Top Scientist Files Shocking Complaint Accusing USDA Of Covering Up Link Between Pesticides And Massive Bee Die-Off
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A highly regarded federal scientist has filed an astonishing whistleblower complaint against the USDA, claiming he was harassed, reproached and obstructed for publishing studies demonstrating a link between pesticides and pollinator decline.
Jonathan Lundgren, an 11-year veteran of the USDA has long been regarded as a leading scientific voice by beekeepers on the topic of neonicotinoid insecticides, which have been implicated in the decline of bees, monarch butterflies and other pollinators.
He’s not the only one: Lundgren is just the latest of many USDA employees who have approached Public Employees for Environmental Responsibility (PEER) with similar allegations of interference with research related to pesticides and pollinators. Lundgren’s case will be heard by a panel of administrative judges.
There’s a large and mounting body of evidence linking neonicotinoid insecticides to bee colony collapse disorder and also to the die-off of songbirds in Europe. Full article here: Overwhelming Evidence Linking Neonicotinoid Insecticides To Massive Die-off Of Bees And Songbirds
In 2013, the European Food Safety Authority stated that three specific neonicotinoid insecticides (imidacloprid, clothianidin, and thiamethoxam) pose an acute risk to honeybees, and the European Commission proposed a two-year ban on them.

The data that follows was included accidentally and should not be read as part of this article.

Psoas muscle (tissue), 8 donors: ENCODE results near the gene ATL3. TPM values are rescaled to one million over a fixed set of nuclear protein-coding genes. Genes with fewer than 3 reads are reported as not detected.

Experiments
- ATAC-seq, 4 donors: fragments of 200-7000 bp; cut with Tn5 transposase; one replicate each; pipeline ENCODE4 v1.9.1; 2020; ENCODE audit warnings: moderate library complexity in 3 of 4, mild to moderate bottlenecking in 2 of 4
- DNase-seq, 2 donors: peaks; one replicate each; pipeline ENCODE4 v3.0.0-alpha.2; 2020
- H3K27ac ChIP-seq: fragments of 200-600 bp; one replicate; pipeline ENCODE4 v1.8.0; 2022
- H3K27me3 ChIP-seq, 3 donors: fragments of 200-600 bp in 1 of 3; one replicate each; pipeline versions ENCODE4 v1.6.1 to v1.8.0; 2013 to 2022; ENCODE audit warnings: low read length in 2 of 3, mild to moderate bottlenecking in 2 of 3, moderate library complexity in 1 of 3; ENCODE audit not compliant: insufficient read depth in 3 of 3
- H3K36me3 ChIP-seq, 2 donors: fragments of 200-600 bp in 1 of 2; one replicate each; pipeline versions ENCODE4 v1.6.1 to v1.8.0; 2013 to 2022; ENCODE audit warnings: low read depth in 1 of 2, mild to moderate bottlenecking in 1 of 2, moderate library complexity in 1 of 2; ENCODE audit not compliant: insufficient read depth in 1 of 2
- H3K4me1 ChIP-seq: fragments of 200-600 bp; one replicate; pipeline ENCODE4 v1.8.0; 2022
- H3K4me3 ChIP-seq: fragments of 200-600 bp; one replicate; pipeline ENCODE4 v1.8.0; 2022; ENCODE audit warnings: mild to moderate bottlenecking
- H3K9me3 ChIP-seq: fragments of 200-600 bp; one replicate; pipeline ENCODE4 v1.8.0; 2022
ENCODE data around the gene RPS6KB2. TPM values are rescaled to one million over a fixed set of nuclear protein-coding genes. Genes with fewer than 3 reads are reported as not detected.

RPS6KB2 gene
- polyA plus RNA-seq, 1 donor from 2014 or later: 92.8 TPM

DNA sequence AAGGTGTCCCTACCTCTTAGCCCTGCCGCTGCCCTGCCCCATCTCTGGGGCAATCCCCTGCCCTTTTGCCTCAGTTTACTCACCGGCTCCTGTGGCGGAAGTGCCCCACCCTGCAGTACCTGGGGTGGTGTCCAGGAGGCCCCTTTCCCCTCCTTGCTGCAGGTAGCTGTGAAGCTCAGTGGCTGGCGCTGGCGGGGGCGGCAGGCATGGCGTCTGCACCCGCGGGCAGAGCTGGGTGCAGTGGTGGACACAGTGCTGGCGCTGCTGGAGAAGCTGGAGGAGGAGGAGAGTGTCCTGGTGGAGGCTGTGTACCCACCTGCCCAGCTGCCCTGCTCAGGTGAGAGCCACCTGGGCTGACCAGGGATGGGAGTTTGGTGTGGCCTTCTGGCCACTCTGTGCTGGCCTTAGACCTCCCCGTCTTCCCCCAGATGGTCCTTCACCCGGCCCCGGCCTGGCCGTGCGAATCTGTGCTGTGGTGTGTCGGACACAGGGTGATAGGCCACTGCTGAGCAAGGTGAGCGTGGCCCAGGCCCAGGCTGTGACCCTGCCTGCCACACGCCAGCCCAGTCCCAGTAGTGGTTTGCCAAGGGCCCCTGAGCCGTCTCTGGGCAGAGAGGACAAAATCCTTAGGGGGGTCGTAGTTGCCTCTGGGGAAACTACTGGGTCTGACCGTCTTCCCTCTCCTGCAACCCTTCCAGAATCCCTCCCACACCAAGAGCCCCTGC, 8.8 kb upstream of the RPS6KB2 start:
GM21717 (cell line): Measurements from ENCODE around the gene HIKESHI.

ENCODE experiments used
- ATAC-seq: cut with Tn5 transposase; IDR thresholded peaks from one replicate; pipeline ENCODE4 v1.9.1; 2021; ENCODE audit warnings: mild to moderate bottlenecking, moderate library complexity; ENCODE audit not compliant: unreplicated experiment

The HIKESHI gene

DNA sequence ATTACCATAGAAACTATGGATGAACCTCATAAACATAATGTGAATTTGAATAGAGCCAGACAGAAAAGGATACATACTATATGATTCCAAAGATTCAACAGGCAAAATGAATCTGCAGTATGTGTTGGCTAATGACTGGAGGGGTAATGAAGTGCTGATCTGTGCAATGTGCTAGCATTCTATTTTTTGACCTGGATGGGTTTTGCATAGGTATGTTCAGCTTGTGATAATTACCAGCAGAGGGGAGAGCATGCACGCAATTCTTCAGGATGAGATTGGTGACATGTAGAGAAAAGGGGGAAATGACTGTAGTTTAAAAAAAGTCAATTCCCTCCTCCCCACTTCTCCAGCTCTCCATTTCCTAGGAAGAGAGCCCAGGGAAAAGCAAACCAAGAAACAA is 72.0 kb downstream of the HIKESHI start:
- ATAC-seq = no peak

The ban was introduced because of mounting scientific evidence that these insecticides, produced by Syngenta and Bayer, have been the agents responsible for Colony Collapse Disorder – a very serious problem threatening both the bees and the safety of our own food supply. Yet the pesticides continue to be legal in the USA and elsewhere – with many convinced that the corporate giants of the pesticide industry are gaming the system heavily in order to keep their poisons legal.
One sweet thing you can do is to plant flowers that bees love. Here is a short list:
Asters, Borage, Buddleia, Calliopsis, Clover, Cosmos, Crocuses, Dahlias, Foxglove, Geraniums, Heathers, Hollyhocks, Hyacinth, Mahonia, Marigolds, Poppies, Roses, Sedums, Snowdrops, Sunflowers, Viper’s Bugloss, Zinnias.
Original source for this report: Star Tribune – South Dakota scientist says USDA censored pesticide research
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